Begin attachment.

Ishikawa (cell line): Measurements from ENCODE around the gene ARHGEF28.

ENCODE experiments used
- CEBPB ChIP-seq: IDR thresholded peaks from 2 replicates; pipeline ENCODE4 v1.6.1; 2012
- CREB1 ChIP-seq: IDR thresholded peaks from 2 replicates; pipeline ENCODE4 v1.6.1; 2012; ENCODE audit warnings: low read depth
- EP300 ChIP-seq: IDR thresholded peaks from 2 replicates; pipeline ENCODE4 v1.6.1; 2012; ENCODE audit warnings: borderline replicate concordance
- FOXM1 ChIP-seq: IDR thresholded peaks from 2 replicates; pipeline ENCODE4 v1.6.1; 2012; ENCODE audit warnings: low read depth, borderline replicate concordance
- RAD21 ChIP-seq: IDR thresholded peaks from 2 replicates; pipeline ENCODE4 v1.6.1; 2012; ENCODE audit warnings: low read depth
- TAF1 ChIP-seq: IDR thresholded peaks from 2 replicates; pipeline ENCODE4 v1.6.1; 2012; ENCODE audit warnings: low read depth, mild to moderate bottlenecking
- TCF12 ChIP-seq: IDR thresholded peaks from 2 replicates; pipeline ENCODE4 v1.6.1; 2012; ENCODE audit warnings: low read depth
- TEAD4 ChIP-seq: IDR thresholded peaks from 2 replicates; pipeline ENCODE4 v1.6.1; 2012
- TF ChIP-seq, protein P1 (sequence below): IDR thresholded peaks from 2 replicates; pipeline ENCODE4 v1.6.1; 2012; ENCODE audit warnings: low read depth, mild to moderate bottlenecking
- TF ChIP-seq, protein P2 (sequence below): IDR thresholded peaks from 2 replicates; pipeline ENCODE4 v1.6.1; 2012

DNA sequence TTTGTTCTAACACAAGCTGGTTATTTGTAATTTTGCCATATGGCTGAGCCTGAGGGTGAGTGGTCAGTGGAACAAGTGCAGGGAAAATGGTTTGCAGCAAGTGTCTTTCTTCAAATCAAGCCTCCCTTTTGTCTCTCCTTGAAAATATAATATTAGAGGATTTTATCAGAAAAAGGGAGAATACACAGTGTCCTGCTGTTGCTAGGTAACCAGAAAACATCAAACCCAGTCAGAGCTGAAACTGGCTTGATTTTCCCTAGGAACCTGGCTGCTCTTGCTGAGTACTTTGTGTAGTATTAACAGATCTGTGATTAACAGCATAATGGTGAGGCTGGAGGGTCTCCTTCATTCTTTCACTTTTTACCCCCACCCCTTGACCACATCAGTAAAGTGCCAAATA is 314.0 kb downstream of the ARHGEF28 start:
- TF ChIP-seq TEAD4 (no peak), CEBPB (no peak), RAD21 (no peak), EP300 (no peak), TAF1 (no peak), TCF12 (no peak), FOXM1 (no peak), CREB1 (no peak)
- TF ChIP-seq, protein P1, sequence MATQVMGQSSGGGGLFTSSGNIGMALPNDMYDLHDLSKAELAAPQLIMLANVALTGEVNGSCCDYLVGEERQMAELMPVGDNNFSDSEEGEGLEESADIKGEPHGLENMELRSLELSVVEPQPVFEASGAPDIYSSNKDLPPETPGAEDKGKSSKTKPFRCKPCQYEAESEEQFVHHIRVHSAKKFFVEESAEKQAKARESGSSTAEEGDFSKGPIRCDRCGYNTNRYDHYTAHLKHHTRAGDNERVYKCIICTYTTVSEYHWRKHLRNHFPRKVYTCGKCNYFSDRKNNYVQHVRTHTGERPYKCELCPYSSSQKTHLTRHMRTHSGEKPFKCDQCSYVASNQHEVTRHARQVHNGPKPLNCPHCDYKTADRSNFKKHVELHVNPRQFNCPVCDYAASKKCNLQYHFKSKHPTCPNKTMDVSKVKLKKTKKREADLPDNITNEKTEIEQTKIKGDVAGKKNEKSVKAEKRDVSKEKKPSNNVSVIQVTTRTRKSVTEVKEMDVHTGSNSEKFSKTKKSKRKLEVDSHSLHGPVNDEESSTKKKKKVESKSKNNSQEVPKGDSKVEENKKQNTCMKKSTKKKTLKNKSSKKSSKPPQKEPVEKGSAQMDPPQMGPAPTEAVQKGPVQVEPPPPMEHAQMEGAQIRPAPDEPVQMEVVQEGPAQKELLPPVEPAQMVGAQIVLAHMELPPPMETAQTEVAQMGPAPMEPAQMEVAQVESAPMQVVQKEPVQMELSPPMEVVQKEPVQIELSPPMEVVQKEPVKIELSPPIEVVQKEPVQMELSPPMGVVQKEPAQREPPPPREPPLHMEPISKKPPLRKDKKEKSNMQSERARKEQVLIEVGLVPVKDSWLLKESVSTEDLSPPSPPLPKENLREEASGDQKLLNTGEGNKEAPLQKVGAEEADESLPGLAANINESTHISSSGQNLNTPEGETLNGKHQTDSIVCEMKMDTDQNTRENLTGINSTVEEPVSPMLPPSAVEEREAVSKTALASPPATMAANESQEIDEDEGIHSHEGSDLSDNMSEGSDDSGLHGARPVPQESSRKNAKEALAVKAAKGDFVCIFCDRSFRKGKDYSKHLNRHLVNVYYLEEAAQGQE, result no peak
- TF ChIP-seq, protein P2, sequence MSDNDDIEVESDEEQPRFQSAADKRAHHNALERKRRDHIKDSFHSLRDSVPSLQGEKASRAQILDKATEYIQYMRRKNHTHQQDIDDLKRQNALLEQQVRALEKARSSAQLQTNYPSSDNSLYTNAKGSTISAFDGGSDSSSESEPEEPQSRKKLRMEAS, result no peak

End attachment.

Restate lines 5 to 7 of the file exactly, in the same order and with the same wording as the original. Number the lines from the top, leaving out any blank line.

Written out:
- EP300 ChIP-seq: IDR thresholded peaks from 2 replicates; pipeline ENCODE4 v1.6.1; 2012; ENCODE audit warnings: borderline replicate concordance
- FOXM1 ChIP-seq: IDR thresholded peaks from 2 replicates; pipeline ENCODE4 v1.6.1; 2012; ENCODE audit warnings: low read depth, borderline replicate concordance
- RAD21 ChIP-seq: IDR thresholded peaks from 2 replicates; pipeline ENCODE4 v1.6.1; 2012; ENCODE audit warnings: low read depth